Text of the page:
Iraqi refugees given hand-cranked washing machines

By Steve Mather
BBC News

Published
Image source, Navjot Sawhney
Image caption, Navjot Sawnhey is distributing the Divyas in camps across northern Iraq

The inventor of a hand-cranked washing machine has travelled to Iraq to distribute the low-cost device to refugees.

Navjot Sawhney created the Divya to allow those living in poverty to be able to wash their clothes more easily.

He said the two-week trip to northern Iraq to hand out the machines has been a "completely humbling experience".

"To give them the dignity of clean clothes is very fulfilling," said the former University of Bath student.

Image source, NAvjot Sawhney
Image caption, The Washing Machine Project aims to make it easier for people in refugee camps and in poorer regions to wash their clothes

The machines are created in the UK and sent to those without access to electricity and water, who would otherwise need to wash clothes by hand.

These include people with disabilities, female survivors of abuse and people who have been held captive by terrorist groups.

"Some of these families still have members missing, some of these women have suffered major trauma and abuse. It's just really heartbreaking stuff," said Mr Sawhney.

"Handwashing clothes is restrictive and painful. The Divya means women, who are usually the primary washers, have more time to rest," he added.

Image source, Navjot Sawhney
Image caption, The former University of Bath student is now aiming to make the machines available in more countries

Mr Sawhney was inspired to create the machine after witnessing the struggles of his neighbour while volunteering in India, after quitting his engineering job in Wiltshire.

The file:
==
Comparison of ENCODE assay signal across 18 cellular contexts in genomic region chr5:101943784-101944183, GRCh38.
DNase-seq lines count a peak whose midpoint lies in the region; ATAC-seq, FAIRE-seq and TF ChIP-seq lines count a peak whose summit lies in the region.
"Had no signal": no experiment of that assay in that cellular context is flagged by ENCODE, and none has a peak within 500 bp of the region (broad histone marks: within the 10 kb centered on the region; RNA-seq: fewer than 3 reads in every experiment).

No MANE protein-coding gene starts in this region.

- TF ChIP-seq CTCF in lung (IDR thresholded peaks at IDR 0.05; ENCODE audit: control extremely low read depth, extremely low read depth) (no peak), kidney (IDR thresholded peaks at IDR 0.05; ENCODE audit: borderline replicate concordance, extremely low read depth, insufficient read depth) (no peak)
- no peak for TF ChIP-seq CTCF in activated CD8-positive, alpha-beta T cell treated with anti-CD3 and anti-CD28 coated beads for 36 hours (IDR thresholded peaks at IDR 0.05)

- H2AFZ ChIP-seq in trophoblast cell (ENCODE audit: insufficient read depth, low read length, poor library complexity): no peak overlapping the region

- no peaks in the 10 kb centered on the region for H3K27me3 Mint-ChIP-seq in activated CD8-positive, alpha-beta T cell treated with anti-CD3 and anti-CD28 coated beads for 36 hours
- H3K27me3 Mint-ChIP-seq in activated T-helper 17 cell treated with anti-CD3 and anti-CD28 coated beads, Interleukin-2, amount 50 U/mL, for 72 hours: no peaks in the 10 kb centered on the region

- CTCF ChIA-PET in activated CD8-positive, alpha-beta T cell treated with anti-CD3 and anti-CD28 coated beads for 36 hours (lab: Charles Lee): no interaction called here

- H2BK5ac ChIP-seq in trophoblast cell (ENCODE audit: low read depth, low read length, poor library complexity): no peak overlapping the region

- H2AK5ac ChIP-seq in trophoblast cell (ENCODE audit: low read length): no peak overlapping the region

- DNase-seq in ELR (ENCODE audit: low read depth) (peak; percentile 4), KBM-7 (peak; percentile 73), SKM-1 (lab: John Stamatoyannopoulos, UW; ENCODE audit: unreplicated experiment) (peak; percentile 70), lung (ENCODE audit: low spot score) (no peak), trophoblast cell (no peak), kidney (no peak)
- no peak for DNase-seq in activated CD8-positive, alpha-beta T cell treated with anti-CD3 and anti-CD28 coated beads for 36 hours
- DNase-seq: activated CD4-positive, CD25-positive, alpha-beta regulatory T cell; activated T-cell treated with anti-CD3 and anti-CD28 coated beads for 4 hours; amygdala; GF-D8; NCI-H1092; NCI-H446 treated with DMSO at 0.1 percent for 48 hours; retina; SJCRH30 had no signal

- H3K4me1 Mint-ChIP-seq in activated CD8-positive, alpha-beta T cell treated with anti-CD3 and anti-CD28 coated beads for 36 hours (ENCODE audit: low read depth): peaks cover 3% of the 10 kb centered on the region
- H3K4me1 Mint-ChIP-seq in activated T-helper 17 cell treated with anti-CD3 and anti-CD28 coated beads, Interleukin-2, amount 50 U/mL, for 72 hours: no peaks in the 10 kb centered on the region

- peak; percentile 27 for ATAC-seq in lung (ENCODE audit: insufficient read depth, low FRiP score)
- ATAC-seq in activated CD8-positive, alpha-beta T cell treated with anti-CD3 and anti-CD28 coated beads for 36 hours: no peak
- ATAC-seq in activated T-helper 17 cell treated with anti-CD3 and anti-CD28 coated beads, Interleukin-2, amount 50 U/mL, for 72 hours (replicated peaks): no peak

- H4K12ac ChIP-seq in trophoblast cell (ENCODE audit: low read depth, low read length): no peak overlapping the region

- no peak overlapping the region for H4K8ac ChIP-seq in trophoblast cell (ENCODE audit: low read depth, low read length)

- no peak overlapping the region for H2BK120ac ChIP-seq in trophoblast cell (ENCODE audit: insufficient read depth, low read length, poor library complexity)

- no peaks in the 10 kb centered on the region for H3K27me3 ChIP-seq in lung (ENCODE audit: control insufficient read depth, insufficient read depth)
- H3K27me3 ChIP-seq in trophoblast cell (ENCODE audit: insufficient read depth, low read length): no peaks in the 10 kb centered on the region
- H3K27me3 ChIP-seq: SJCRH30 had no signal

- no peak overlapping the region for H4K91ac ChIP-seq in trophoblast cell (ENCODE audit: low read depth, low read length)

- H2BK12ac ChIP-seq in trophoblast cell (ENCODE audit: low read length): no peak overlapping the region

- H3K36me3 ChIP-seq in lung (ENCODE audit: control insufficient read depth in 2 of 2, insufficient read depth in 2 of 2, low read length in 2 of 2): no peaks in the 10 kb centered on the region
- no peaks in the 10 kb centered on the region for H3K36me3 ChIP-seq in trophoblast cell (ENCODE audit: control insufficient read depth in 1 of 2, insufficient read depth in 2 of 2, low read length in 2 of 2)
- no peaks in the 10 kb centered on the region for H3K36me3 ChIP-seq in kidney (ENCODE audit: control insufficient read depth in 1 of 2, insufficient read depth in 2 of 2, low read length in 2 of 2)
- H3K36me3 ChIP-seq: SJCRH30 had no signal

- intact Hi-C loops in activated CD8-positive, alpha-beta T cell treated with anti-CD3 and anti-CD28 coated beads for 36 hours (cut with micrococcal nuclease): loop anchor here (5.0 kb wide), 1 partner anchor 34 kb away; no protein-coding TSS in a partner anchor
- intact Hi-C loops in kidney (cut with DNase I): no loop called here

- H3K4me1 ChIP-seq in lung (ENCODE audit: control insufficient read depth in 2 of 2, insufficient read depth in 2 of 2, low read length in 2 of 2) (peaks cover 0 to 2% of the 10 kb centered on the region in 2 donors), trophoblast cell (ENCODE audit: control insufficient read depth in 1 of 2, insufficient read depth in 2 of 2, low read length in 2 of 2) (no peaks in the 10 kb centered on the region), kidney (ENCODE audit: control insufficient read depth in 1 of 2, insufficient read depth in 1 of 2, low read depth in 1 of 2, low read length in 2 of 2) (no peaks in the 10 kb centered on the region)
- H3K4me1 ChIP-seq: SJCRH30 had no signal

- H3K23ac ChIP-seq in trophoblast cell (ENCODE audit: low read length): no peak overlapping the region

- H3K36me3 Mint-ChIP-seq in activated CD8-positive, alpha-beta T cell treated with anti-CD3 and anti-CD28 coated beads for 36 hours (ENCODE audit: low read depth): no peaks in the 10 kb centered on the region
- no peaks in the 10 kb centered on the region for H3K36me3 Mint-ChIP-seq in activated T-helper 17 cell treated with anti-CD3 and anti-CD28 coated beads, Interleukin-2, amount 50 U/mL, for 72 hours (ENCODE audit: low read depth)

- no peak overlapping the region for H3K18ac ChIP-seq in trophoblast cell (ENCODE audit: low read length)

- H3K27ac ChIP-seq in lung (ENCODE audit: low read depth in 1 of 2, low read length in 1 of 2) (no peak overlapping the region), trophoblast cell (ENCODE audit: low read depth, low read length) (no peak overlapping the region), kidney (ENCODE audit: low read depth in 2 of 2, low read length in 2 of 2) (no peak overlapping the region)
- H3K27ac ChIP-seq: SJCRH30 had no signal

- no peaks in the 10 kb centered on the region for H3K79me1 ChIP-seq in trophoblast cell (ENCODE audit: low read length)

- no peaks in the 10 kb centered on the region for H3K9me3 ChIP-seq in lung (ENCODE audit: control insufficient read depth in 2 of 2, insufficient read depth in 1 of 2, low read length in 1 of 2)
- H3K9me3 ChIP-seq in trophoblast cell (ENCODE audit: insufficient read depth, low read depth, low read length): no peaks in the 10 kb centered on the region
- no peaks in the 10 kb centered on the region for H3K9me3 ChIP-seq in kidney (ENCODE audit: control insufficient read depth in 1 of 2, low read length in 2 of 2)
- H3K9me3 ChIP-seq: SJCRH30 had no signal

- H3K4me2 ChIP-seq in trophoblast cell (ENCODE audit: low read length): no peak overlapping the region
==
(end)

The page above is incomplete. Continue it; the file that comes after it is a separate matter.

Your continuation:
"When you read the news, places like this can seem really daunting but the people here are like everyone else in the world. They just want their lives to go back to normal," he said.

"This is my third trip to Iraq and each time I come it is unique and I learn so much. Every time I'm reminded of the dignity and pride people have in clean clothes," he added.

Image source, NAvjot Sawhney
Image caption, Mr Sawhney is working with humanitarian charity Care International to distribute the machines to vulnerable families

The engineer set up the Washing Machine Project in 2018 and it now has orders from 15 countries around the world. He is working towards rolling the device out in Uganda, India, Lebanon and Jordan.

"Everyone is worried about the situation in Afghanistan and what that may mean for the stability of the region, especially people like the Yazidis who we are supporting here, who have suffered so greatly at the hands of terrorist organisations.

"We're really proud to be here to do our part," he added.

Image source, NAvjot Sawhney
Image caption, The machines require no electricity are are designed to be robust, simple to operate and easy to repair

On his current trip, he said one particular lady had stood out.

"She's a Yazidi lady who has been in the camp since 2016. Three of her family are still being held captive and she says she has been waiting for one of these machines for a month," he added.

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